The idea of an invisible hearing aid is an appealing one and perhaps as many as 70 per cent of first-time hearing aid users are interested in the idea of a hearing aid that cannot be seen when in use.

Of course, like most things, there are advantages and disadvantages and there will inevitably be some trade-offs if a truly invisible hearing aid is your choice.

Advantages of invisible hearing aids

1 They are invisible. Invisible-in-the-canal (IIC) hearing aids, to use the technical term, are the smallest devices available. This means they sit furthest down your ear canal where no casual observer will ever see them. There are also no wires or earpieces visible on the surface so to all intents and purposes they are truly invisible. 

2. They work well in most environments. IICs essentially plug the ear canal so are very good at eliminating background noise. This means that in situations like business meetings or meals in restaurants, an invisible hearing aid should be up to the job. 

Good for active lifestyles

3 They wirelessly connect to TVs, computers, phones and other devices. Modern hearing aids need to link effortlessly with the technology you use everyday and IICs won’t let you down in this regard – they offer excellent compatibility.  

4 They are good for active lifestyles. Each IIC is custom-moulded to the shape of your ear, so they fit securely and can be worn for sports and other physical activities. This is a huge benefit if you don’t want to remove or risk damaging your hearing aid every time you go for a run or play a team sport. 

They use less energy

5 Some users find they provide a more ‘natural’ sound. This is a slightly subjective issue, but because IICs don’t interfere with the sound-shaping contours of your outer ear, the quality of sound they produce is often described as ‘natural’ or ‘uncoloured’. For the same reason, they also allow your ear to continue identifying which direction sounds are coming from. 

6. They use less energy. Because IICs sit so far down your ear canal, they require less volume to produce the same perceived loudness as other aids. This also means there is less residual sound bouncing around your ear canal, which can cause feedback when using the phone. 

Disadvantages of invisible hearing aids

1 They aren’t great in very noisy environments. Because of their size, IICs only have one microphone which means they can’t support the directional features of their larger relatives. In environments such as busy restaurants and bars, aids with multiple microphones can help you focus on a speaker in front of you by reducing the volume of sounds emanating from the back and sides. By contrast, IICs amplify sounds coming from all directions equally. As microphone technology improves, the sound quality and directional ability of even the smallest hearing aids is improving, but if you want the very best hearing in noise, a mult-microphone device is still the best option.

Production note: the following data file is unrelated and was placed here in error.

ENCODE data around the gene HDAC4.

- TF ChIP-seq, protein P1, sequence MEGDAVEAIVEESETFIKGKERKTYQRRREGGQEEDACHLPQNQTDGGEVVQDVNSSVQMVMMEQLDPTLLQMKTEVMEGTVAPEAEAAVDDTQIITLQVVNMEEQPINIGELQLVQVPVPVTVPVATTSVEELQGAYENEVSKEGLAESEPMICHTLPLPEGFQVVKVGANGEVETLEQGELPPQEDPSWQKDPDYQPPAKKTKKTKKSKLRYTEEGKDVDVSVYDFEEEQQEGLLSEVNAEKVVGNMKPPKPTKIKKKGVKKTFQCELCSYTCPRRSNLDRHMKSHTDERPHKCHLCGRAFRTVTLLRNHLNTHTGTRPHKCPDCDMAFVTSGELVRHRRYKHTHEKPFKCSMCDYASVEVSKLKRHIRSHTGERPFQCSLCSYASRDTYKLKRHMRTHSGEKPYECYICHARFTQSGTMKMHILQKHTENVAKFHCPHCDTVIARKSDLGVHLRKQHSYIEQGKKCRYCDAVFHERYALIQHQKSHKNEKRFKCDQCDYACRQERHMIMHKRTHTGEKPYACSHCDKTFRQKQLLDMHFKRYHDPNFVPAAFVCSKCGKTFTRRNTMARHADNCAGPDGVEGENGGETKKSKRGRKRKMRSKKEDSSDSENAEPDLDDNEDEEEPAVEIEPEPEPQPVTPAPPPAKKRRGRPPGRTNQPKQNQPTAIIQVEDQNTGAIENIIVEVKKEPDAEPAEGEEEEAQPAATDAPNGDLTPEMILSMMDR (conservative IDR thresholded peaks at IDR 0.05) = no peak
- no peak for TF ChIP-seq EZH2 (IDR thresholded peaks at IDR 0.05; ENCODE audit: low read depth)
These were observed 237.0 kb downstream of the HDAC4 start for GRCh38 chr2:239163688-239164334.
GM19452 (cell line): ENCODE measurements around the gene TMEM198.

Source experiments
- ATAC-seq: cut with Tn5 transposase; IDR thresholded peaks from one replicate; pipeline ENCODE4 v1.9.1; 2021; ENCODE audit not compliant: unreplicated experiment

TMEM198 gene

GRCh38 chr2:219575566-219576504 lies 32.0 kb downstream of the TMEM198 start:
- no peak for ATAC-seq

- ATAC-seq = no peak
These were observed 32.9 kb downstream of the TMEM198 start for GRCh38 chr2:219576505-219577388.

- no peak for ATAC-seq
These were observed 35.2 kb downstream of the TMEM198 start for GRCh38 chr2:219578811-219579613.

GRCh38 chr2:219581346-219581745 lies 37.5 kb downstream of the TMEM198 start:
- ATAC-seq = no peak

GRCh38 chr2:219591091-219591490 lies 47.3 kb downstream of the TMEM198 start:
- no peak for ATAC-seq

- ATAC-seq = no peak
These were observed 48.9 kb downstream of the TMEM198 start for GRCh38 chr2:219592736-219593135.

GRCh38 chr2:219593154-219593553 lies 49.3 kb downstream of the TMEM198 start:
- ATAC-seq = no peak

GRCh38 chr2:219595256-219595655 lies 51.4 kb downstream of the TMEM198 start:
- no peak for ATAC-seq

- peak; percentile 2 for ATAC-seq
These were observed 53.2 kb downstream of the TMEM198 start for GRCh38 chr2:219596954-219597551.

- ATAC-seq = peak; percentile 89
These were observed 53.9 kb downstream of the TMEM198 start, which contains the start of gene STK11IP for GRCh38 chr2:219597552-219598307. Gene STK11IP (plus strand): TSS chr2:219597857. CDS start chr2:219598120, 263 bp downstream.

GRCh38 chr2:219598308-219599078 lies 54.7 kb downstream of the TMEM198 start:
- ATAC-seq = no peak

2 They aren’t powerful enough for severe hearing losses. The laws of physics mean that powerful speakers are inherently larger, so while IICs can provide an excellent solution for people with mild or moderate hearing loss, they aren’t suitable for people with profound hearing difficulties. 

Not everyone can wear them

3 They have a relatively short battery life. Another unavoidable limitation of such a device is the size of battery the manufacturers are able to use. If you don’t like the idea of regularly recharging or replacing batteries then an IIC might not be the best choice for you. 

4 The occlusion effect. Most of the sounds you hear – people talking, music, birdsong and so on – enter your ears from the outside. However, the vibrations from your own voice also reach your ears directly through your body. Having taken this ‘short cut’, some sound waves would naturally escape up your ear canal. However, when you’re wearing an IIC, this will prevent the sound waves leaving your ear canal. As a result, some people find their own voice sounds different or louder when wearing a hearing aid. However this only affects a minority of people. 

5 Not everyone can wear an IIC. Like every part of the human body, ears come in all shapes and sizes. In a few instances, we find that an individual’s ear canals are too short, narrow or shaped in such a way that it is not possible to successfully fit an IIC. Depending on the shape of your ear canal, there is also a risk that they might work themselves loose while chewing or talking. Similarly, if you have a problem with your eyesight or movement that prevents you from successfully placing the device in your ear, you might be better suited to a slightly larger hearing aid which is easier to position. 

6 They require more maintenance. Because IICs sit further down your ear canal, they are more likely to suffer from problems related to ear wax building up around the microphone part. 

Is an invisible hearing aid right for you?

A hearing aid should give you the freedom to live the life you want. For some people, having a device that nobody else can see makes IICs the only type of hearing aid worth considering.

However, many people decide that, on reflection, they would rather forego invisibility for a device which gives them more function and convenience. 

 Your audiologist is the best person to advise you on these issues and you can arrange an appointment at any of our private clinic locations to discuss things further.